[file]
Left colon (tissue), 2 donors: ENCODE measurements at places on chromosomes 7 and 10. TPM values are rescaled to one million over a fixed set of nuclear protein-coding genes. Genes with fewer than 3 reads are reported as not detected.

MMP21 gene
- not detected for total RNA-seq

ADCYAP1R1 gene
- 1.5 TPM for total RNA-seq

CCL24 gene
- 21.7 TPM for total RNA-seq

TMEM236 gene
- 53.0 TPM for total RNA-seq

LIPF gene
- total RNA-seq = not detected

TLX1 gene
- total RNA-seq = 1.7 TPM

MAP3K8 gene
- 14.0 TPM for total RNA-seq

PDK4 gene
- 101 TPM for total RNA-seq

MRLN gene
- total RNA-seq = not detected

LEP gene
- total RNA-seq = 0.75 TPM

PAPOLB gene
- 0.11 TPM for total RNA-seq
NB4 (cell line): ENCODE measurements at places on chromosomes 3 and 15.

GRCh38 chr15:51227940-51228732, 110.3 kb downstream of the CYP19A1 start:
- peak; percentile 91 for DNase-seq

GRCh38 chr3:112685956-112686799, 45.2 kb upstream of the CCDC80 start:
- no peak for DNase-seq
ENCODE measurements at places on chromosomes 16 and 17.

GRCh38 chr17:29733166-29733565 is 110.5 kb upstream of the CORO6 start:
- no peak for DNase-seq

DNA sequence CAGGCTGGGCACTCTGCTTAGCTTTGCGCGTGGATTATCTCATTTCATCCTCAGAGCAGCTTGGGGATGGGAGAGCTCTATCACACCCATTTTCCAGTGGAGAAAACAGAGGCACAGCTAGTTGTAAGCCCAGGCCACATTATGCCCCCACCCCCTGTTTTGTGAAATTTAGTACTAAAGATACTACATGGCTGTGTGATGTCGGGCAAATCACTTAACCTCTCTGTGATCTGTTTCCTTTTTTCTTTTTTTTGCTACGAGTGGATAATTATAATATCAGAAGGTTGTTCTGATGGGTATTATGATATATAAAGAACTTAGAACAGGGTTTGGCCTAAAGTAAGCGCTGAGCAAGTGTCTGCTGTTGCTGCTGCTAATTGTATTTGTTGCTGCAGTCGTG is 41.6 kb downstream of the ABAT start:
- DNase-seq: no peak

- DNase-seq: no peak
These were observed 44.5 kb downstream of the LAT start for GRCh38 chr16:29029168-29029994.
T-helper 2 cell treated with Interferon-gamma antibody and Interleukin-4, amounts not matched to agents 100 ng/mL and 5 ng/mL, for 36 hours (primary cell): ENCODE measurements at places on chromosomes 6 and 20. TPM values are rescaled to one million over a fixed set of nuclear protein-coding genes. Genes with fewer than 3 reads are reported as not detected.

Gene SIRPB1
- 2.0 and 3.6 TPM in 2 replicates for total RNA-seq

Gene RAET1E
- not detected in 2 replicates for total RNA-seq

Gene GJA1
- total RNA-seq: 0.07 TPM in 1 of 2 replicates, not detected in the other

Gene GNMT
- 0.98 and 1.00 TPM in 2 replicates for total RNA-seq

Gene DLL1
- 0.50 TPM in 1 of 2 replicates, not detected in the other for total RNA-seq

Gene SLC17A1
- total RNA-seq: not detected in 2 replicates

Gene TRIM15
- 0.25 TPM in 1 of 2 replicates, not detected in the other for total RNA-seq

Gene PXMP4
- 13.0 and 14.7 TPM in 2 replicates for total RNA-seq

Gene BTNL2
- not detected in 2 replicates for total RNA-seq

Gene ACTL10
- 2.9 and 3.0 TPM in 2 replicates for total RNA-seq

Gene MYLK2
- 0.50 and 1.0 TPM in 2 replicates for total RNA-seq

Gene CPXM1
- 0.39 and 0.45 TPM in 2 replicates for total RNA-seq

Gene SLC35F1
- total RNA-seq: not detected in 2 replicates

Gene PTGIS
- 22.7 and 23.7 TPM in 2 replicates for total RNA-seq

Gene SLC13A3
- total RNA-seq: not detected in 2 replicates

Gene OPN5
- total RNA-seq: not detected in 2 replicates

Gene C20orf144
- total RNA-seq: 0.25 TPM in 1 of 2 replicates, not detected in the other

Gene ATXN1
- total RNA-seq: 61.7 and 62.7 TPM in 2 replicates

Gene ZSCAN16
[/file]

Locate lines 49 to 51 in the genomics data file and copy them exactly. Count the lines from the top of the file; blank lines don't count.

Gene TRIM15
- 0.25 TPM in 1 of 2 replicates, not detected in the other for total RNA-seq

Gene PXMP4